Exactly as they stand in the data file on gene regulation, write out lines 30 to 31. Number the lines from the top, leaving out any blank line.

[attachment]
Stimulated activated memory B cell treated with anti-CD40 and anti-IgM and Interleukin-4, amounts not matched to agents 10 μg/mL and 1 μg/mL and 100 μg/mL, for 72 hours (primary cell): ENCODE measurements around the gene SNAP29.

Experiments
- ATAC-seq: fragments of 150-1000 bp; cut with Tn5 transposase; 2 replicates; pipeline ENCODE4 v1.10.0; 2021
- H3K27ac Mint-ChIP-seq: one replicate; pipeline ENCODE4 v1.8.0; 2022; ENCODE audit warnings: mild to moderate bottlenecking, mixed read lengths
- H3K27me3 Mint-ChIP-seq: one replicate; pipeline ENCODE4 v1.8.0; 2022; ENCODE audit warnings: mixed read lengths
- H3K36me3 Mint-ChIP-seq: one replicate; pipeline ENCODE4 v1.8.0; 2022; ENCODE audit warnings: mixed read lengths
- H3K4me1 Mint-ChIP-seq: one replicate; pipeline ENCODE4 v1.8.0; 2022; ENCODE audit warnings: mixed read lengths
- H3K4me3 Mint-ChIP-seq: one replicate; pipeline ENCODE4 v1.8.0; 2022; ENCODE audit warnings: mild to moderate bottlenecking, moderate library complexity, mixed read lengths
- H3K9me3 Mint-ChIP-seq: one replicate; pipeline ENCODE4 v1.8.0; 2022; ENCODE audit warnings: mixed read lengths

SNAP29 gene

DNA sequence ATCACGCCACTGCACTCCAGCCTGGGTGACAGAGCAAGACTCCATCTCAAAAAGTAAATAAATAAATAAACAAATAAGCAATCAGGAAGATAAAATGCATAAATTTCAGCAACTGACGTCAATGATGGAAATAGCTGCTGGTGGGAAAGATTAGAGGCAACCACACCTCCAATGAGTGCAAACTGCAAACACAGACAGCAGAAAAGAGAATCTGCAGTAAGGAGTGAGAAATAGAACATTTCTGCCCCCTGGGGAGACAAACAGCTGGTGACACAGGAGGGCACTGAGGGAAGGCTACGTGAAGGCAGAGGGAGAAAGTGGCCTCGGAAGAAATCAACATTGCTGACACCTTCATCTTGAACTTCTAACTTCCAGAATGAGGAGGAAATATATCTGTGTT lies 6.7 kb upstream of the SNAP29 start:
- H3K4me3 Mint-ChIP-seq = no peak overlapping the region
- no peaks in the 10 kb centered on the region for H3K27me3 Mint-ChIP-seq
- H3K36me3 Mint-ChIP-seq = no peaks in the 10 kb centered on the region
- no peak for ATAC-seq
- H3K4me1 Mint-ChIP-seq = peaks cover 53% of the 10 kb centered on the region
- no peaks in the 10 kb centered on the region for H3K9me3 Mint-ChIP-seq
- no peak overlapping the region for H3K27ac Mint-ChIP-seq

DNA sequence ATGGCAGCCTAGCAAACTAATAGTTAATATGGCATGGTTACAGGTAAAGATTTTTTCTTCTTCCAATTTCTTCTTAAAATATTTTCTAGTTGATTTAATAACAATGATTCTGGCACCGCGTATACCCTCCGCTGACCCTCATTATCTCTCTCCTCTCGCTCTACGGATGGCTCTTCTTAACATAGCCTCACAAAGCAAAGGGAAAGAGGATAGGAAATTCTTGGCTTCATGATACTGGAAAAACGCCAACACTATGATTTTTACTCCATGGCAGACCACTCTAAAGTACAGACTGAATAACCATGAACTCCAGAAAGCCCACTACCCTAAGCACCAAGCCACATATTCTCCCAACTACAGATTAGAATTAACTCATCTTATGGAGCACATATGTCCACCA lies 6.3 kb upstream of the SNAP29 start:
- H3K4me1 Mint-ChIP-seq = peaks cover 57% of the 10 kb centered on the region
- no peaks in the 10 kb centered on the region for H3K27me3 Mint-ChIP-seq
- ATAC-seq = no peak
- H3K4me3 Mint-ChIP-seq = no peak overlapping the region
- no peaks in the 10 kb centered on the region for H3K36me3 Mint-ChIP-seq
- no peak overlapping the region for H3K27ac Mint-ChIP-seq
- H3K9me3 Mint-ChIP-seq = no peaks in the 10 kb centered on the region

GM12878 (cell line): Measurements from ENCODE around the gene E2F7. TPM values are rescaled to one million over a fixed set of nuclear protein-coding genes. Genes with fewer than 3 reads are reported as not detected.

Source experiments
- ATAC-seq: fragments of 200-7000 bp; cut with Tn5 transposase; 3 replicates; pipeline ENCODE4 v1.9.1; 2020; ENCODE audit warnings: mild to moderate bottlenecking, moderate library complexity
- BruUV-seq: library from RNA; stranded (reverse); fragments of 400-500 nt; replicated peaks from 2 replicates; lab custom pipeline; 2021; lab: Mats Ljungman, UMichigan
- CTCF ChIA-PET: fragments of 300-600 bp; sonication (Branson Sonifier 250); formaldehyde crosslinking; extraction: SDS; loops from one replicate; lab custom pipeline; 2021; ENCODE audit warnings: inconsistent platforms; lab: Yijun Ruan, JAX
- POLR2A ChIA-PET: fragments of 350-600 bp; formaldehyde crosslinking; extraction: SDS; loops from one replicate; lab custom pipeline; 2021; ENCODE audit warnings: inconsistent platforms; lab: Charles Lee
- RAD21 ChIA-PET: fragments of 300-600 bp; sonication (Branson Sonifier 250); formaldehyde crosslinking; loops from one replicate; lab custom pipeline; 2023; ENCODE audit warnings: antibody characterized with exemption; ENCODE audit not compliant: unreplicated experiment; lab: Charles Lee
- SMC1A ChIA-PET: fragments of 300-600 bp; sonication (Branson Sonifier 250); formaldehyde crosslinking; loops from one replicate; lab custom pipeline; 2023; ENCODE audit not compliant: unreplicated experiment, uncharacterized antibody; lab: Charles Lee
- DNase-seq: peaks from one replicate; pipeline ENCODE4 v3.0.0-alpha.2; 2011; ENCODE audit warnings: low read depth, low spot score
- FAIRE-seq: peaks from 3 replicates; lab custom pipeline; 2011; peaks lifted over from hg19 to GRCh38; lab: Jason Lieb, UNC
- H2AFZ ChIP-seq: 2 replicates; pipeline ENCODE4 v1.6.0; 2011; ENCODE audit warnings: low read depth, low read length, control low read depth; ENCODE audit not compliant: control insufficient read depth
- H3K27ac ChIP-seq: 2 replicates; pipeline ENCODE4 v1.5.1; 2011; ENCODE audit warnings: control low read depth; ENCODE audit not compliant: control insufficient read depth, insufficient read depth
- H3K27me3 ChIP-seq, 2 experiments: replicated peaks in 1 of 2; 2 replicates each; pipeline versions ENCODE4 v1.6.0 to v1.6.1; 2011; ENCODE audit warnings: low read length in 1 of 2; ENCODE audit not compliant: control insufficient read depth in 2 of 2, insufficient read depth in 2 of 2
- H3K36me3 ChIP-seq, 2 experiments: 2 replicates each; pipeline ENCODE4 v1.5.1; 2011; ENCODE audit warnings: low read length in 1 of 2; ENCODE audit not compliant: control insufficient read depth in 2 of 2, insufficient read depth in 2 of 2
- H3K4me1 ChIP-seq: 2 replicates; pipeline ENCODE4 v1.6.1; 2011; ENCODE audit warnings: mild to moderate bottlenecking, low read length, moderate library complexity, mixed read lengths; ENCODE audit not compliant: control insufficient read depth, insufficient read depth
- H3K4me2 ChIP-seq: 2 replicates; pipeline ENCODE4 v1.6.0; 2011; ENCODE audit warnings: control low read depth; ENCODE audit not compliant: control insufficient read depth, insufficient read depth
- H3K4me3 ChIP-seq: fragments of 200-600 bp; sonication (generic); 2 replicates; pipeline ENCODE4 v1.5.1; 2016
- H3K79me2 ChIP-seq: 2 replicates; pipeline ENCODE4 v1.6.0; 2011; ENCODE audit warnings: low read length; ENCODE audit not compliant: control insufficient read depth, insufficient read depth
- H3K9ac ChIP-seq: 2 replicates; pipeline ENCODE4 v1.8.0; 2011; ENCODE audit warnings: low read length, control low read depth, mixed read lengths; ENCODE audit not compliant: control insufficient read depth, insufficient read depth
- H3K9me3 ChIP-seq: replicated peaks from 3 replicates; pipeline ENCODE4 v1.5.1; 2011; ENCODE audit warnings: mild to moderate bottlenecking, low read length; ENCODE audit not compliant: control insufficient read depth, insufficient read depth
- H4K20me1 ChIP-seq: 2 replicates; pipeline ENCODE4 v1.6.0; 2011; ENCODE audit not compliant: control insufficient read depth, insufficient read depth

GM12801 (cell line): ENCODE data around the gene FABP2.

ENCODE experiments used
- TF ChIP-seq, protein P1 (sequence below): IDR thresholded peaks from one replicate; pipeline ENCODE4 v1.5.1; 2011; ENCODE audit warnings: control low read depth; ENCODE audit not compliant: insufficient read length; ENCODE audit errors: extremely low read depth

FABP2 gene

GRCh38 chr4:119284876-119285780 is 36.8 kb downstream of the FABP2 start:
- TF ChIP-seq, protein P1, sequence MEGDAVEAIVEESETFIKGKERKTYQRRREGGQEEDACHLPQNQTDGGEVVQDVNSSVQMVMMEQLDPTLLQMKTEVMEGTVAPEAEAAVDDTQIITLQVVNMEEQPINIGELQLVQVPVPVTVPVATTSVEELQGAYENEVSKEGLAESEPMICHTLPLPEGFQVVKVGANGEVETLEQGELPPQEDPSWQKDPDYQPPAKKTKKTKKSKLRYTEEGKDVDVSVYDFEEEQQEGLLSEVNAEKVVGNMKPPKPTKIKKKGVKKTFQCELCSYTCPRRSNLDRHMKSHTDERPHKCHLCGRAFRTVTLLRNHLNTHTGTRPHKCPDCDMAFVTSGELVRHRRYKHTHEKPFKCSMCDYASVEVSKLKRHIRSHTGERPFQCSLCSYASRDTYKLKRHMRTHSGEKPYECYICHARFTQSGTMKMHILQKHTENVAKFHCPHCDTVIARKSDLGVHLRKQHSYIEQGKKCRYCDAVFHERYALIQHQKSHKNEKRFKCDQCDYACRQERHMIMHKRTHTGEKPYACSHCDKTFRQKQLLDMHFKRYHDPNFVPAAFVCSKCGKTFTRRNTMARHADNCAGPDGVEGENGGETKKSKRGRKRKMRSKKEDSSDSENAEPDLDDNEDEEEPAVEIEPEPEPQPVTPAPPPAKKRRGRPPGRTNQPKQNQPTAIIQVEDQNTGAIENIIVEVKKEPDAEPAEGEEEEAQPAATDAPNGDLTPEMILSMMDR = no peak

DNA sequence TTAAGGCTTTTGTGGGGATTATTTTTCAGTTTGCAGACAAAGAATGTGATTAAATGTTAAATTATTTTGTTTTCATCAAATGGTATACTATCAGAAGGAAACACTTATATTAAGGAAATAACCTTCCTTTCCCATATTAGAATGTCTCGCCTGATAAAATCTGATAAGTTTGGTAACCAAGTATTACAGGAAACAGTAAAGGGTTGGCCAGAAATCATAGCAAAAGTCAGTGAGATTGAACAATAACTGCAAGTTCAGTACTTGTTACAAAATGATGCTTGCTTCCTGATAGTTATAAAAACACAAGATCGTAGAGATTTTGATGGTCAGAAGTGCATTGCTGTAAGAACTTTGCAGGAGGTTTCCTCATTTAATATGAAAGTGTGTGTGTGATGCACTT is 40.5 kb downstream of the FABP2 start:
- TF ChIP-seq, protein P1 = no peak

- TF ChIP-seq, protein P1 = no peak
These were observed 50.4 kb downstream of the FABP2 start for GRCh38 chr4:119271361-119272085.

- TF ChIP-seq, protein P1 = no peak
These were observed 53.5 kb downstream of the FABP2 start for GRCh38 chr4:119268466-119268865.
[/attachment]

- BruUV-seq: library from RNA; stranded (reverse); fragments of 400-500 nt; replicated peaks from 2 replicates; lab custom pipeline; 2021; lab: Mats Ljungman, UMichigan
- CTCF ChIA-PET: fragments of 300-600 bp; sonication (Branson Sonifier 250); formaldehyde crosslinking; extraction: SDS; loops from one replicate; lab custom pipeline; 2021; ENCODE audit warnings: inconsistent platforms; lab: Yijun Ruan, JAX